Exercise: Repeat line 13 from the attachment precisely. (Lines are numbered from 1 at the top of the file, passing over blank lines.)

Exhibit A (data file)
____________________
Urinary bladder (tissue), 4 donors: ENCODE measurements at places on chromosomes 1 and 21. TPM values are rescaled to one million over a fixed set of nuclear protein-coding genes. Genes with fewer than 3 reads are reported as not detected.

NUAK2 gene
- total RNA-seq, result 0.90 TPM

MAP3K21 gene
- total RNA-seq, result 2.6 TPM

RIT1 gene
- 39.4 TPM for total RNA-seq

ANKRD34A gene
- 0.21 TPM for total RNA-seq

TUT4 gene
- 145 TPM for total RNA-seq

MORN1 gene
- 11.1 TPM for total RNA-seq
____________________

- 11.1 TPM for total RNA-seq